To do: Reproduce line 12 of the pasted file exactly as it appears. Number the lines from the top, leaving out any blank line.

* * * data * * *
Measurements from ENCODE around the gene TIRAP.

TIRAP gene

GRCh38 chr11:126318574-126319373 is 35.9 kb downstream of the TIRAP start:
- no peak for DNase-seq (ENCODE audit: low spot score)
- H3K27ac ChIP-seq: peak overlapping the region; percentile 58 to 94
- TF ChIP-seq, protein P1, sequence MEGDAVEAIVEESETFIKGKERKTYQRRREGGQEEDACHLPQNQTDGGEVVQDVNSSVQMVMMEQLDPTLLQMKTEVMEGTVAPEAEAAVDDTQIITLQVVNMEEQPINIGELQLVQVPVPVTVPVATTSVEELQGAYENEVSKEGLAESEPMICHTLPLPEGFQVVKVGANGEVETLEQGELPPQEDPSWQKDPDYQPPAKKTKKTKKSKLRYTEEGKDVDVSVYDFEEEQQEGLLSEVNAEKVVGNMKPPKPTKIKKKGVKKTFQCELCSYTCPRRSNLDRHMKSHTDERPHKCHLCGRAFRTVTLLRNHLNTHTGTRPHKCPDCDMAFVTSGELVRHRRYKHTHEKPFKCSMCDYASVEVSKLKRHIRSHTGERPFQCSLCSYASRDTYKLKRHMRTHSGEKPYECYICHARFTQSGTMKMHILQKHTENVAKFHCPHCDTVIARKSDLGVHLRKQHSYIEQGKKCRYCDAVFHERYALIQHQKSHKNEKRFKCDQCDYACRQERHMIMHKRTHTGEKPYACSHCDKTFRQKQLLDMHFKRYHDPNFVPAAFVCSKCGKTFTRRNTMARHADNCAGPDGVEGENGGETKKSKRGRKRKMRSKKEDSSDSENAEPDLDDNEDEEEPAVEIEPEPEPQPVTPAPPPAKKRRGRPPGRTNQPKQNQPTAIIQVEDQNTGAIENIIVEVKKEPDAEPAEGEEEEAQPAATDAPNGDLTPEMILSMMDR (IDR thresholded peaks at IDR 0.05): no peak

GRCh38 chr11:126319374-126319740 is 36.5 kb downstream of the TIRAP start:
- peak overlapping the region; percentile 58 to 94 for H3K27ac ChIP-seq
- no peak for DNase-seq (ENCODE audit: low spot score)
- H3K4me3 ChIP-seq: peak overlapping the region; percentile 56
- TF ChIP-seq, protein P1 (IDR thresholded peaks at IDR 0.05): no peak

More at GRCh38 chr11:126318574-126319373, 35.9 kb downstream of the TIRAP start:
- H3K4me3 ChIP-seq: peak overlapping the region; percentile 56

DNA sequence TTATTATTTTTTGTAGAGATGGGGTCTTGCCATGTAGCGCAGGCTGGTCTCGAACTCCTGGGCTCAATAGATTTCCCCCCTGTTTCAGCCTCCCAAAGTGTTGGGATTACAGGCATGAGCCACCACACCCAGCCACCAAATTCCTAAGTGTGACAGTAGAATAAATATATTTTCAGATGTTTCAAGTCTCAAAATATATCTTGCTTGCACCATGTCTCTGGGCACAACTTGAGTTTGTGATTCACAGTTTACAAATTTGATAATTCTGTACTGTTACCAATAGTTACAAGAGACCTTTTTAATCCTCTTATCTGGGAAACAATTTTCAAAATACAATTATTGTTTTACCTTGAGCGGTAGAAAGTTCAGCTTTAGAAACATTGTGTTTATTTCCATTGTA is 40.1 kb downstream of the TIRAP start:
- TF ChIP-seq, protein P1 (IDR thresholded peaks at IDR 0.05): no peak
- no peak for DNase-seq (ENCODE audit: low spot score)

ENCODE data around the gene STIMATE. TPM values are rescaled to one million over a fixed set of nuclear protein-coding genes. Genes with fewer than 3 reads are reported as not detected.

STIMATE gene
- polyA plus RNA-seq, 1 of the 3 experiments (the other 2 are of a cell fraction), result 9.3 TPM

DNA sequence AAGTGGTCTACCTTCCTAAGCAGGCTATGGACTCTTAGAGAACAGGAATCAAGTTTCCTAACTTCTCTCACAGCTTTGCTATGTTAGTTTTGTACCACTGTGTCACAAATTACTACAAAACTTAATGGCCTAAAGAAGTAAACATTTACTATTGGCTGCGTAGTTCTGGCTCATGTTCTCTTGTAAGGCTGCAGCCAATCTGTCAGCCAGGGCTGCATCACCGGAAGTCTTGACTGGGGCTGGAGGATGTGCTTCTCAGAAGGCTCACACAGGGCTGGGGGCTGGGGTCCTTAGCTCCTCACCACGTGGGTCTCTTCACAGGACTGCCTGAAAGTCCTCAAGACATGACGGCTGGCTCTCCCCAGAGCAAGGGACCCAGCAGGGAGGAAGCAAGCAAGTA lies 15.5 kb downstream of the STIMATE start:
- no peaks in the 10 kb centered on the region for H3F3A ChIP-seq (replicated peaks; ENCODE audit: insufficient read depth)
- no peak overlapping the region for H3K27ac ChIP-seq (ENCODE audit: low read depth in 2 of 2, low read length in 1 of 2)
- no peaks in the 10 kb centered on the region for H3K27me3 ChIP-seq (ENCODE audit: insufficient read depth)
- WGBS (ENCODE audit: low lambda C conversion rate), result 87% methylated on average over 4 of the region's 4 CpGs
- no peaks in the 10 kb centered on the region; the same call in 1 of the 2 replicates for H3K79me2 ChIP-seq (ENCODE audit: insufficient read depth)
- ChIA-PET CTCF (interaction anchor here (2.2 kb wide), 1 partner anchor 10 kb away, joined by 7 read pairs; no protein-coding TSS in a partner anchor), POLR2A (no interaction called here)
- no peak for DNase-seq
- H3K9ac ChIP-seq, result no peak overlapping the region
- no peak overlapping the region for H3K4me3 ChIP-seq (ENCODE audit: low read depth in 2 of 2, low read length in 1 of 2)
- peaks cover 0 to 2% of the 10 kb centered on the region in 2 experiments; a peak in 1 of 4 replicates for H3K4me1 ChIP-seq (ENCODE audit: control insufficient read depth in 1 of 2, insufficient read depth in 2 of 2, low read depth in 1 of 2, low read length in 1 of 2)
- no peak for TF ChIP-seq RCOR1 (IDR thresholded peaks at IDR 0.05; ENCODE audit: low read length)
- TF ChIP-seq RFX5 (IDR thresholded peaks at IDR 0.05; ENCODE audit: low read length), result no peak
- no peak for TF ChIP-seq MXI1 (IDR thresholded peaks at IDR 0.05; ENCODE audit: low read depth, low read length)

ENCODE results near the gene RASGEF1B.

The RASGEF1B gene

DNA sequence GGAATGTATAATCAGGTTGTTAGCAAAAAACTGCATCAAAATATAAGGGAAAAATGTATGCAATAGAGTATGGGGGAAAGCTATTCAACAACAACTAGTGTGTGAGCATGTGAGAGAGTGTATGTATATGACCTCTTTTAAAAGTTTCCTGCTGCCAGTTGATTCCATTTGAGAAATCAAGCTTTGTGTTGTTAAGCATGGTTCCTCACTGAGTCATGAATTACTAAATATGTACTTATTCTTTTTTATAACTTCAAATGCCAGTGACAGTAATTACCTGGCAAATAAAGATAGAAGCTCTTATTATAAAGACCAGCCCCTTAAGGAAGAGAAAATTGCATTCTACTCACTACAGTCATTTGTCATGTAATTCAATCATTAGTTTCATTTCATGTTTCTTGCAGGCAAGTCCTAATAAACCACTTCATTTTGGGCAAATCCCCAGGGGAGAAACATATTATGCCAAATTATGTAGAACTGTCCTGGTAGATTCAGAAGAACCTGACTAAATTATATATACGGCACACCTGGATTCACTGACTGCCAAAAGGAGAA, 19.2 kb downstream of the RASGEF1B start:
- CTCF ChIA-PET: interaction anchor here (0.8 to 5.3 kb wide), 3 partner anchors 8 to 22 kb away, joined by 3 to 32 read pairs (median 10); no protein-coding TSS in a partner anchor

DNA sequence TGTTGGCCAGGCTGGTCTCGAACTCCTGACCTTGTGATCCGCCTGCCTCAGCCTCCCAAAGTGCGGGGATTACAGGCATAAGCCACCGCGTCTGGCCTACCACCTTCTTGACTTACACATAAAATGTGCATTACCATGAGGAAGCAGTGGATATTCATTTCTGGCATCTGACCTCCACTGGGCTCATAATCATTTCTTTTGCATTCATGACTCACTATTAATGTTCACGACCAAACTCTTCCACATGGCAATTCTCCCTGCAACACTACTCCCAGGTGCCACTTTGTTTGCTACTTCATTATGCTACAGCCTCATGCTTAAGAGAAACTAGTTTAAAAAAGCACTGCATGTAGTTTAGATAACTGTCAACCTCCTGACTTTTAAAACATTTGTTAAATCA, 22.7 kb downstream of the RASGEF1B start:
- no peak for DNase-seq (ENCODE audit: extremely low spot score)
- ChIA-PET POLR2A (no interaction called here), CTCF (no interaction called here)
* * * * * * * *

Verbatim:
More at GRCh38 chr11:126318574-126319373, 35.9 kb downstream of the TIRAP start: